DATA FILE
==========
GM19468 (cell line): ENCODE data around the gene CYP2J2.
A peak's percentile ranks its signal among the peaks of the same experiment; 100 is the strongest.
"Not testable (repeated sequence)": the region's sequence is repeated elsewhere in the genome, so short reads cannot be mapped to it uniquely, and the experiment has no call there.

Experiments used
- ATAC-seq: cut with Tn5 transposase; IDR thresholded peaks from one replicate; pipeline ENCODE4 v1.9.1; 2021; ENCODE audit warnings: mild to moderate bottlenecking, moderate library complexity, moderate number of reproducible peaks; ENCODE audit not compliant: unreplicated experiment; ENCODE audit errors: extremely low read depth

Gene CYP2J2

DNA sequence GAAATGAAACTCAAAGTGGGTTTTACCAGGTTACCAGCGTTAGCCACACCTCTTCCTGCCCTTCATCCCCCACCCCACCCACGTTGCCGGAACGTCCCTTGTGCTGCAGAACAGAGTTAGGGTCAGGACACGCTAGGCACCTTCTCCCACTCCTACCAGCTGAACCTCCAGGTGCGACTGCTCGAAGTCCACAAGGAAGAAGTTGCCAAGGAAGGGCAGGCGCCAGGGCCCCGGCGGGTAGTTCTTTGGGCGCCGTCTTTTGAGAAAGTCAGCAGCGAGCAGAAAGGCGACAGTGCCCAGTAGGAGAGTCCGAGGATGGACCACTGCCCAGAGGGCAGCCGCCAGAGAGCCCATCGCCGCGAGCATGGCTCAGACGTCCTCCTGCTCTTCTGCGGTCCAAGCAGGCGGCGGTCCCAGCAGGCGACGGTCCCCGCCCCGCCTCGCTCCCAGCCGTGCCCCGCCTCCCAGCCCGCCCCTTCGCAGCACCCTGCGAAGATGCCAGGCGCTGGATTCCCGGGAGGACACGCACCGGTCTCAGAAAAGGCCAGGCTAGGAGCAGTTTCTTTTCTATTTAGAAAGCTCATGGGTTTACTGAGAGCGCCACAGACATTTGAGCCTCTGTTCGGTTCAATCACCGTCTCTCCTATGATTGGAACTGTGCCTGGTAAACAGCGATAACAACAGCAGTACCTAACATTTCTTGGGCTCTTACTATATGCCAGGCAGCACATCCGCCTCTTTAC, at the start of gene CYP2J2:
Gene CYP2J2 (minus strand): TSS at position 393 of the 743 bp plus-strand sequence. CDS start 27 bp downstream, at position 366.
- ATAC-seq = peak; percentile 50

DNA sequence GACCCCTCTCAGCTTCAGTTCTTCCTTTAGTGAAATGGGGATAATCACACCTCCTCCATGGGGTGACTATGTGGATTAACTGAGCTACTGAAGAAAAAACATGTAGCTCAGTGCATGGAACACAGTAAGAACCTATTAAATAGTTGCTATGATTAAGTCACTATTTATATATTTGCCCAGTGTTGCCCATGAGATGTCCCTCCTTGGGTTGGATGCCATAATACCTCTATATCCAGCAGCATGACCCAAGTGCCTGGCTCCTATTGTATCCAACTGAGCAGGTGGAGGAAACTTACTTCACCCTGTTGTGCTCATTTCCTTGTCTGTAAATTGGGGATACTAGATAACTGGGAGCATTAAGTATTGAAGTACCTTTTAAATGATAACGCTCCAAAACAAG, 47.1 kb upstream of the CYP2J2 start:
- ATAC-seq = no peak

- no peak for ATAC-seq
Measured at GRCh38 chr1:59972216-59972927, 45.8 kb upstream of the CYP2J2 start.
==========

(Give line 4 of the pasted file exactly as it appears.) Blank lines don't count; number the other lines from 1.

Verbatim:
Experiments used